Wednesday, June 28, 2006

Phoenix Real Estate Boom or Bust

Boom may roll, but bubble won't burst By Judy Stark St. Petersburg Times

It's everybody's favorite topic these days: What did you pay for your house a few years ago? What did you just sell it for? Nobody's shy about giving real numbers. Everybody wants bragging rights to the killing they're making in real estate.The big questions on everyone's mind: How long can the market go on like this? When will the bubble burst?

In the interest of making you sound smart at your next cocktail party, or as you wait for the opening kickoff, here's how David Lereah (say "le-ray"), Chief Economist of the National Association of Realtors, reads the tea leaves these days. Lereah, who scoffs at the notion of bursting bubbles, was in town last week to talk to the Pinellas Realtor Organization.

What's driving the white-hot housing market?

It's not just low mortgage interest rates, and it's not just people looking for somewhere other than the stock market to park their money. It's demographics, Lereah said, specifically these segments of the population:


The oldest of the 76-million baby boomers, born between 1946 and 1964, are entering their peak earning years and represent "the greatest economic expansion ever."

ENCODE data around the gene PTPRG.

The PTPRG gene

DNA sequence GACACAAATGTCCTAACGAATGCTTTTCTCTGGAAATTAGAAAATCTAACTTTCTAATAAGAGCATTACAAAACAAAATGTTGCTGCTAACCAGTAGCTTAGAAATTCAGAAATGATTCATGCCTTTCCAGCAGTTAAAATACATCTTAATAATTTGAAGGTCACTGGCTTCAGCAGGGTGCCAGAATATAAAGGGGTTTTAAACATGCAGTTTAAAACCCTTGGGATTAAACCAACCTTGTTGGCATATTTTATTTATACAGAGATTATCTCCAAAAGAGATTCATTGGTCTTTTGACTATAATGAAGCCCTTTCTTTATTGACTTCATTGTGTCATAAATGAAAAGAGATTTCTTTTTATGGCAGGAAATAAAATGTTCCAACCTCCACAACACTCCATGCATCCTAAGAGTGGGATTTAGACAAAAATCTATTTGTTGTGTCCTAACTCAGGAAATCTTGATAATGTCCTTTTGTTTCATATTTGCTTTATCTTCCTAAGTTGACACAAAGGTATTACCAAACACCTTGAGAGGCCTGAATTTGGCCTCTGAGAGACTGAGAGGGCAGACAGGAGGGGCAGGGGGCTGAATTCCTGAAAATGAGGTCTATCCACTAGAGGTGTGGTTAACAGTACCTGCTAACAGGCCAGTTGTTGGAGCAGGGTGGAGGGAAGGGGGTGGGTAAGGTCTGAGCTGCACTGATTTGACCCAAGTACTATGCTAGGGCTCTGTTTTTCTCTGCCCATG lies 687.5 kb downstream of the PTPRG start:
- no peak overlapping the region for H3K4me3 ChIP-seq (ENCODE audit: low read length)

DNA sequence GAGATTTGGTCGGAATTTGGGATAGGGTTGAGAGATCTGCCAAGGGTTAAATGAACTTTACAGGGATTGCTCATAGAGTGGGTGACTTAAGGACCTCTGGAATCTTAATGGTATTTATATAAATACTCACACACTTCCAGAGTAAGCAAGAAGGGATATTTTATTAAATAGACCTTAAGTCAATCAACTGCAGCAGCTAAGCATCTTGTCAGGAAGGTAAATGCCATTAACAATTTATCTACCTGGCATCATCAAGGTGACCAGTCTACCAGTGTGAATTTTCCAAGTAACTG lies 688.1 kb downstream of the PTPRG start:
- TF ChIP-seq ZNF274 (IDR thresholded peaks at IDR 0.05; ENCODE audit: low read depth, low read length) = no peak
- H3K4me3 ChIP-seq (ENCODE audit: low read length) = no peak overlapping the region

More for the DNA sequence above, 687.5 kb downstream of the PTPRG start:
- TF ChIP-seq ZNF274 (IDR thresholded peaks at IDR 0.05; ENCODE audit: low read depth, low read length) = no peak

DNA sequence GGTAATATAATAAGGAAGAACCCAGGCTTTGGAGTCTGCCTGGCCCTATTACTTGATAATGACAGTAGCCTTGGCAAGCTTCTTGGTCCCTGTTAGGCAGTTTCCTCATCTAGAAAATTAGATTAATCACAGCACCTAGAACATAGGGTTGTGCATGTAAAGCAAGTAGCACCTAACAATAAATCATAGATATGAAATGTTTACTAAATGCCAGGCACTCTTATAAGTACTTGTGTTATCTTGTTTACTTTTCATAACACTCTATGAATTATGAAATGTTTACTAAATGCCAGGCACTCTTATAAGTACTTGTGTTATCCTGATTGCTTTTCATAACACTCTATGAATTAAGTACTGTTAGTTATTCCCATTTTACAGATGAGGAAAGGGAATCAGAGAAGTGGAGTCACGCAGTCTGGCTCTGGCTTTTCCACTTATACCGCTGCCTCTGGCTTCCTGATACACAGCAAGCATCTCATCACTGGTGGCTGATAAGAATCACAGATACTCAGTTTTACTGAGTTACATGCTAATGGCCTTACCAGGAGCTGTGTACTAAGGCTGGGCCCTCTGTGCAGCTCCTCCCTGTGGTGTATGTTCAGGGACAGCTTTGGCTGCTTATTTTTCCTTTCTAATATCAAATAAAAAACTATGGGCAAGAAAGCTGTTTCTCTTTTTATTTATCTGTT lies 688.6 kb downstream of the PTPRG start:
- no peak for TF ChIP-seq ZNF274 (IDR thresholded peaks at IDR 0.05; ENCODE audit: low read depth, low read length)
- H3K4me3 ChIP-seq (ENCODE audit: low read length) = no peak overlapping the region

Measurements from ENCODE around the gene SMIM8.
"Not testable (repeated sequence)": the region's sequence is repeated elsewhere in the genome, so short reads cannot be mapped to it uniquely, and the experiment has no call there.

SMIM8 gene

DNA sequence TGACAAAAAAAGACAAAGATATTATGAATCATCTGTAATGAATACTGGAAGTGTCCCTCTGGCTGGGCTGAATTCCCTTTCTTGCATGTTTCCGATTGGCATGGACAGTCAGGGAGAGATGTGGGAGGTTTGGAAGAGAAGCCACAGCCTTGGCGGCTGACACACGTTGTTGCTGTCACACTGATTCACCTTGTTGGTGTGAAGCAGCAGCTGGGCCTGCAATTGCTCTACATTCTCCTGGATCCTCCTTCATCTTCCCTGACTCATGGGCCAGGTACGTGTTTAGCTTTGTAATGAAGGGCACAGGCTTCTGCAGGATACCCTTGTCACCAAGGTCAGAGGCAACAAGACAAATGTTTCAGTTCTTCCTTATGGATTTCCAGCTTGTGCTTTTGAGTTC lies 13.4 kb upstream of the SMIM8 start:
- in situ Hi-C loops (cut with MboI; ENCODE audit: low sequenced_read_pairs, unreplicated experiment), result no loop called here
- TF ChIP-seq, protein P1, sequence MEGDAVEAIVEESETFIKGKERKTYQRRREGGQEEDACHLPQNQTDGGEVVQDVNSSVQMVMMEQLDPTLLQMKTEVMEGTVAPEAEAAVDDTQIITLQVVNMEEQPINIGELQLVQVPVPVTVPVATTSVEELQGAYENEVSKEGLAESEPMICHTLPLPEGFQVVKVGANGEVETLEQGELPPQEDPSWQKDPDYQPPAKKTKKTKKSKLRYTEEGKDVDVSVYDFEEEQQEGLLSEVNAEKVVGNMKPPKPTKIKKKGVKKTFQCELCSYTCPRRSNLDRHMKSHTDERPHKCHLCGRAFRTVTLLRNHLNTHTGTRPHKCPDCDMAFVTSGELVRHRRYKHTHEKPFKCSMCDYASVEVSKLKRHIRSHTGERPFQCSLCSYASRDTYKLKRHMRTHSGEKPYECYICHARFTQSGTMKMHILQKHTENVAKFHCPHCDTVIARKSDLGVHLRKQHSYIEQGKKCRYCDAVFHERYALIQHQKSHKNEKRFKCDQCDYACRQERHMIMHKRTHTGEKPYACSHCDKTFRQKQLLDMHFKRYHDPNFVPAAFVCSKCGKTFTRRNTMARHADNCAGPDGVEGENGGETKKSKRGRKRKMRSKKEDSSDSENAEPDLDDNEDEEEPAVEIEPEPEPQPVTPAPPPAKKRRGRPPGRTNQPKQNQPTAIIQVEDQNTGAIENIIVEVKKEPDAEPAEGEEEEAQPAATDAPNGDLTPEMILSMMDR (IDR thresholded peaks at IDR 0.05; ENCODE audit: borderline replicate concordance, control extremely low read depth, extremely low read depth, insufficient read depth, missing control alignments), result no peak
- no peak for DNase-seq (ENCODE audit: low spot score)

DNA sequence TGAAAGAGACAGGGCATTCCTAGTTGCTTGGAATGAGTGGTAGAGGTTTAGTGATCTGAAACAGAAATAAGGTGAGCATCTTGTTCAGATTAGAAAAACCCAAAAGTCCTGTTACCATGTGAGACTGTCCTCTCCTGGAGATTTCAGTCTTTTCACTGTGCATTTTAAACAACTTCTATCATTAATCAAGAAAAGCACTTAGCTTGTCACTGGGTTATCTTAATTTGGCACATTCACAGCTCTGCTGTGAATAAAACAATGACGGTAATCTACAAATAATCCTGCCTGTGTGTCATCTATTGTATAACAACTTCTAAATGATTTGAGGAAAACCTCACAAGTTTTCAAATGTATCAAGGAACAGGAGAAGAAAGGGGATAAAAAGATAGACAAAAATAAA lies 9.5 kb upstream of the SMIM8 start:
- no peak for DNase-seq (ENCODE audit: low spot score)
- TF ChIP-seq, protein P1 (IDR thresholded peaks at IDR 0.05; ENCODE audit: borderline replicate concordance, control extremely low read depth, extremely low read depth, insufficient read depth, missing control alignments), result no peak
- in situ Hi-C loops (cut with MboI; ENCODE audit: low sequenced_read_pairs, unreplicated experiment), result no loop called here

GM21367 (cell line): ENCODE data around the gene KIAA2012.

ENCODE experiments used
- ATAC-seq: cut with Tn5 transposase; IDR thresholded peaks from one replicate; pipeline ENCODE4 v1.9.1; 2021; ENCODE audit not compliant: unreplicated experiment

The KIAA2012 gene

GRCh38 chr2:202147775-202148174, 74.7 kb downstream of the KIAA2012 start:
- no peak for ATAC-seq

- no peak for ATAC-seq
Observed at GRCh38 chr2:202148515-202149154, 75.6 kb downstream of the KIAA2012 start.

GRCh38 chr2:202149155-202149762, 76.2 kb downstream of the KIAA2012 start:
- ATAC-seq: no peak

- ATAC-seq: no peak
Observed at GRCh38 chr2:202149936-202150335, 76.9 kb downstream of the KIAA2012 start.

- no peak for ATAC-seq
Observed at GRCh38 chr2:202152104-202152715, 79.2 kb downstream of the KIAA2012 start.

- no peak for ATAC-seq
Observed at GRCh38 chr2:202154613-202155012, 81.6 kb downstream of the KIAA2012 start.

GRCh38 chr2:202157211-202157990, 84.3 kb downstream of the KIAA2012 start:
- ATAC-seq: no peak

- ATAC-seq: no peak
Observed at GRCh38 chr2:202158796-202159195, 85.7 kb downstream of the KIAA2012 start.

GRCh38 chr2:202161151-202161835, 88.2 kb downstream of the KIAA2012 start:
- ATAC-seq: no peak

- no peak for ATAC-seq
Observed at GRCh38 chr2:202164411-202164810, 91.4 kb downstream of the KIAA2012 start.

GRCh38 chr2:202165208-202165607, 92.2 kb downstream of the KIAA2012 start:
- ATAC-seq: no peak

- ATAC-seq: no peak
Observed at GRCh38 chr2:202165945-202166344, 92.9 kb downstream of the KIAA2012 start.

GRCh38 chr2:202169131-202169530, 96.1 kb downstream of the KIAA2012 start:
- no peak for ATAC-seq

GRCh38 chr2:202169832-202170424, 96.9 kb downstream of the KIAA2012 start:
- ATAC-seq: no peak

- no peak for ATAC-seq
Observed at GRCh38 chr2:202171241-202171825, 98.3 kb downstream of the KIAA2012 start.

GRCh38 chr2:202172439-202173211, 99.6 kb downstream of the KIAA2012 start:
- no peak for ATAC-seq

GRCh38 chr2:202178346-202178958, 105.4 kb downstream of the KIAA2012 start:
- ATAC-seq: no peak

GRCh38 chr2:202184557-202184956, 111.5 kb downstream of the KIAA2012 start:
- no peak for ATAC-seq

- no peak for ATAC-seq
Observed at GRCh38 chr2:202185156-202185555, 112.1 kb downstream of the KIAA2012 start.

Thanks to good health care, older people live an average of five years longer. That means they stay in their homes five years longer, which creates a lean supply of homes for sale, hence higher prices.


It takes about a generation for immigrants to fully participate in the economy, and after record immigration in the last 15 years or so, those immigrants are now ready and able to become homeowners.

Boomer kids

They're the second-largest demographic group, and they're becoming first-time buyers. Is this irrational exuberance? "There's no irrational exuberance in buying a large, awkward, fixed asset," i.e., a home, Lereah said. Some of the speculators in the market may be irrationally exuberant (we'll deal with them in a minute). Some people say, "Oh, remember what happened to tech stocks a few years back, the bubble burst." Comparing a stock collapse with what some people predict is the bursting of the housing bubble "is apples and oranges," he said.

He contrasted tech stocks' overhyped rise and ignominious crash with the "healthy, prolonged expansion" of the housing market, starting with the refi boom of 1992 (when mortgages dropped to the single digit of 9 percent), followed by another refi boom the next year; the run-up in mortgage originations from $400-billion in 1991 to $4-trillion last year; and the increase in sales from 3-million in sales in 1991 to 8-million last year.

The U.S. housing market has survived mighty blows with a 2x4 in the last 10 years but has kept on ticking, indeed roaring. He enumerated the blows:

• 2001: Recession.
• Rising 30-year fixed mortgage rates, from an average 6.8 percent in 1998 to 8.3 percent in 2000. (They've dropped, of course, since then.)
• Loss of 3-million jobs from 2002 to 2003."The stars are aligned," Lereah said. "There's nothing irrational about it. People buy real estate because they have to. It won't end any time soon.